Here’s this week’s Media Mix, which is about the bill passed on June 16 in the Diet to monitor property sales to foreign entities. As pointed out in the column, over the last several months the bill’s wording was made more ambiguous to the point where its proscriptions and conditions can apply to almost anyone and any situation. I used the police raid on entomologist Akino Miyagi’s home in Okinawa as an example of what might become more common once the law is fully implemented, but Miyagi’s case is indicative of so many other things related to the way “national security” is carried out in Japan that it’s worth exploring further.
First of all, Yambaru Forest, the area that Miyagi was researching when she found all the trash, including live blanks and irradiated materials, left behind by U.S. forces that used the forest for training exercises in the past is on track to become a UNESCO World Heritage site. It’s why Miyagi was there. A number of animal and plant species are considered unique to the area and presumably need to be studied in order to qualify for the designation. It’s not clear if Miyagi was there on her own or in some sort of official capacity, but, in any case, all news reports have said that the UNESCO designation is a foregone conclusion, so inspecting the area is nothing more than a formality. Nevertheless, it would be logical to assume that the area needs to be in some sort of pristine condition for it to qualify for a World Heritage nature site, and though the central government asked the U.S. military to stop using the forest for drills for that purpose, they didn’t demand they leave it the way they found it, which is usually the rule in Japan for people (i.e., renters) who use other people’s property. This fact was made clear by journalist Isoko Mochizuki on one of the Democracy Times’ programs cited. Apparently, there is a little known article in the Status of Forces Agreement that says the U.S. military doesn’t have to clean up after itself in such situations; that the Japanese government will do it for them. Miyagi may not have known about this term of SOFA, but in any case she dumped some of the trash at the gate of the Northern Training Center in April in protest after being ignored by local police when she complained about the litter as early as last fall. It was only then that the police acted—but against Miyagi, allegedly for “interfering” with the center’s business (reportedly, vehicles couldn’t pass through the gate for 50 minutes, though the amount Miyagi deposited was rather small and witnesses said any vehicle coud easily go around it). Why they needed to raid her home and confiscate her phone and computer, however, has never been properly explained. And here’s where the inevitable Catch-22 comes into play. When Asahi Shimbun asked the police why she was being investigated—after all, she admits to dumping the garbage—they said they couldn’t talk about it because it would violate Miyagi’s right to privacy.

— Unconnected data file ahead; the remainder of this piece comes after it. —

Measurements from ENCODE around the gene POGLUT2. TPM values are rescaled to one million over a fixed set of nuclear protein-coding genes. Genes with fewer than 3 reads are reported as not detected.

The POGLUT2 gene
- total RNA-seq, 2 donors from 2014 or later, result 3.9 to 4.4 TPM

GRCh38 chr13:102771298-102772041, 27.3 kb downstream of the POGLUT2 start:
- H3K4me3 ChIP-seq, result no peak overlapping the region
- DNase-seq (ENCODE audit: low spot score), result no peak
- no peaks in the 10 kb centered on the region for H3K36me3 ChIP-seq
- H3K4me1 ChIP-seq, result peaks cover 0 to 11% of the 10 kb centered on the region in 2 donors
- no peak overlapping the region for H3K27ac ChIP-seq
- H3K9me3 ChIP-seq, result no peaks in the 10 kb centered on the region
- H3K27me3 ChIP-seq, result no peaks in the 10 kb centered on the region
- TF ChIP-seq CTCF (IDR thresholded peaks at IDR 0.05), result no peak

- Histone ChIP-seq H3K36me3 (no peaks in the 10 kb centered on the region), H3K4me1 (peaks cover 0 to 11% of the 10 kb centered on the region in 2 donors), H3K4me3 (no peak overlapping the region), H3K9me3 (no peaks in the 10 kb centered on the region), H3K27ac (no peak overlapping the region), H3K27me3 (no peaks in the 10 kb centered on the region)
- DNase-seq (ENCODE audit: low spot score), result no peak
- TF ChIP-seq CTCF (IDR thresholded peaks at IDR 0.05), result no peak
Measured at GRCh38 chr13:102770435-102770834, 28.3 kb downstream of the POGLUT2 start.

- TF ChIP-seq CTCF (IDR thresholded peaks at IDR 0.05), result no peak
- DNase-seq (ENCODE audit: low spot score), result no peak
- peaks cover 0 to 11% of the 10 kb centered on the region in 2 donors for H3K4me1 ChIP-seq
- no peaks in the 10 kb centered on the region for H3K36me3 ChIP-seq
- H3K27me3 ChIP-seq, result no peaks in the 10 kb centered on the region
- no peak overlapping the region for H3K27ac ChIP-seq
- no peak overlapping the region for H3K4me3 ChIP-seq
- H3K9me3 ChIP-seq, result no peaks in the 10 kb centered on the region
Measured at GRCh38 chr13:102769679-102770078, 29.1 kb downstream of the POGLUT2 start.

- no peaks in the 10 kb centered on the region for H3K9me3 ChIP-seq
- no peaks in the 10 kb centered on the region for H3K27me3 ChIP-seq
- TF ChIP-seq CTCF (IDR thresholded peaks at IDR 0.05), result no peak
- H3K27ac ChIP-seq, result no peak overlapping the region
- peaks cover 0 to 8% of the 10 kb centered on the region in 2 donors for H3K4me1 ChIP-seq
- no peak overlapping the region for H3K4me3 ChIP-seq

Is this Kafka or Keystone Kops? Here we have a national forest that the central government wants a world cultural organization to authorize as something special, likely for economic reasons, even though it’s been desecrated by a foreign military presence with the blessing of the central government; and the world cultural organization doesn’t seem to care since they’ve already approved the authorization. Then, when a person qualified to inspect the forest in order to determine its uniqueness as something special actively complains about the above-mentioned set of contradictions to the parties responsible, she is treated as a possible threat to national security. Where is Terry Southern when you need him?